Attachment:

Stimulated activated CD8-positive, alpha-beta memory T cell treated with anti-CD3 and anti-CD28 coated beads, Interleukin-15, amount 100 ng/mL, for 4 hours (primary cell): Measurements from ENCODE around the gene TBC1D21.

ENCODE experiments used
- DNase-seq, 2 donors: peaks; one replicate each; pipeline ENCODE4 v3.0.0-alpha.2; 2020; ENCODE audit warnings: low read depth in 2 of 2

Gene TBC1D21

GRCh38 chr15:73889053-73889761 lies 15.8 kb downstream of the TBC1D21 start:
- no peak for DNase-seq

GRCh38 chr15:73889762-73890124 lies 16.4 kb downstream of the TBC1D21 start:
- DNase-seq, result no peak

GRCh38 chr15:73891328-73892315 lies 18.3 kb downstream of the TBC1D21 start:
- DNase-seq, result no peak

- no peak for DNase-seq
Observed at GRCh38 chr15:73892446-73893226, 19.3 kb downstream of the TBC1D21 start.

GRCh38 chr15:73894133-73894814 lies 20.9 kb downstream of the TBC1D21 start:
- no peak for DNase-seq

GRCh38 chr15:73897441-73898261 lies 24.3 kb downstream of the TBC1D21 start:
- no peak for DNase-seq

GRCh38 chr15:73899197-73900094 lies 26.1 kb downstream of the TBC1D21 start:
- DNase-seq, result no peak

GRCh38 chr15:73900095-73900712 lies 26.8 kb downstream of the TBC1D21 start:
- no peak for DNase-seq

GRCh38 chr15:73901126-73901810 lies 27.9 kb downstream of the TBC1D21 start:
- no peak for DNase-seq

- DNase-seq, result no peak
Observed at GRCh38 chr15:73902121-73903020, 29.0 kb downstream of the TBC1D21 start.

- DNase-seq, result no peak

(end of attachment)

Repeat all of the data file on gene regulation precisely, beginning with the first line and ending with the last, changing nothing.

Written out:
Stimulated activated CD8-positive, alpha-beta memory T cell treated with anti-CD3 and anti-CD28 coated beads, Interleukin-15, amount 100 ng/mL, for 4 hours (primary cell): Measurements from ENCODE around the gene TBC1D21.

ENCODE experiments used
- DNase-seq, 2 donors: peaks; one replicate each; pipeline ENCODE4 v3.0.0-alpha.2; 2020; ENCODE audit warnings: low read depth in 2 of 2

Gene TBC1D21

GRCh38 chr15:73889053-73889761 lies 15.8 kb downstream of the TBC1D21 start:
- no peak for DNase-seq

GRCh38 chr15:73889762-73890124 lies 16.4 kb downstream of the TBC1D21 start:
- DNase-seq, result no peak

GRCh38 chr15:73891328-73892315 lies 18.3 kb downstream of the TBC1D21 start:
- DNase-seq, result no peak

- no peak for DNase-seq
Observed at GRCh38 chr15:73892446-73893226, 19.3 kb downstream of the TBC1D21 start.

GRCh38 chr15:73894133-73894814 lies 20.9 kb downstream of the TBC1D21 start:
- no peak for DNase-seq

GRCh38 chr15:73897441-73898261 lies 24.3 kb downstream of the TBC1D21 start:
- no peak for DNase-seq

GRCh38 chr15:73899197-73900094 lies 26.1 kb downstream of the TBC1D21 start:
- DNase-seq, result no peak

GRCh38 chr15:73900095-73900712 lies 26.8 kb downstream of the TBC1D21 start:
- no peak for DNase-seq

GRCh38 chr15:73901126-73901810 lies 27.9 kb downstream of the TBC1D21 start:
- no peak for DNase-seq

- DNase-seq, result no peak
Observed at GRCh38 chr15:73902121-73903020, 29.0 kb downstream of the TBC1D21 start.

- DNase-seq, result no peak